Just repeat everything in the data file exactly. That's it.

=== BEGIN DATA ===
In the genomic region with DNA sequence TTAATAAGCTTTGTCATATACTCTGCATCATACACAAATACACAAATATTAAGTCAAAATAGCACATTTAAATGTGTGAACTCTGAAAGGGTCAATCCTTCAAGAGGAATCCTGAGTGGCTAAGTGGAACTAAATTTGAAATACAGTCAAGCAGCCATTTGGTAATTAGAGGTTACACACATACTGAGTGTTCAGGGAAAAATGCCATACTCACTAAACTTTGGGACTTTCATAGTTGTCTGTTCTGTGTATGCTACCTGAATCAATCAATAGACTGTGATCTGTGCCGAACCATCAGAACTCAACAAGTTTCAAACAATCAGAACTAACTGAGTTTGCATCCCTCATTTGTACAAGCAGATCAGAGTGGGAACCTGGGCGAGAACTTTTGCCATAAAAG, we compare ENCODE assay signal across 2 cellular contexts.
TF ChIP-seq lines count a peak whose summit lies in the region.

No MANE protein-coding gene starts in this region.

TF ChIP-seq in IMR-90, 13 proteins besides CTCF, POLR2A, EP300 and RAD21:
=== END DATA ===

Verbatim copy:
In the genomic region with DNA sequence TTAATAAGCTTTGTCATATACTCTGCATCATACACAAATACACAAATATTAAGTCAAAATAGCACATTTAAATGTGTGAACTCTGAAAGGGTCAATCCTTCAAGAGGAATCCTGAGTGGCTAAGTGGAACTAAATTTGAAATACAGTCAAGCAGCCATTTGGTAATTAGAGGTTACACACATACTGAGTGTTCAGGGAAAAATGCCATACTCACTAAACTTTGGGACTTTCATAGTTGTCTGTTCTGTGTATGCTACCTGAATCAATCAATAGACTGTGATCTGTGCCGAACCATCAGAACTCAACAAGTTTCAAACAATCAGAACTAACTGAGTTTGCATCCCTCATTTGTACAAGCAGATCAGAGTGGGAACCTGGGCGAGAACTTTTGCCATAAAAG, we compare ENCODE assay signal across 2 cellular contexts.
TF ChIP-seq lines count a peak whose summit lies in the region.

No MANE protein-coding gene starts in this region.

TF ChIP-seq in IMR-90, 13 proteins besides CTCF, POLR2A, EP300 and RAD21: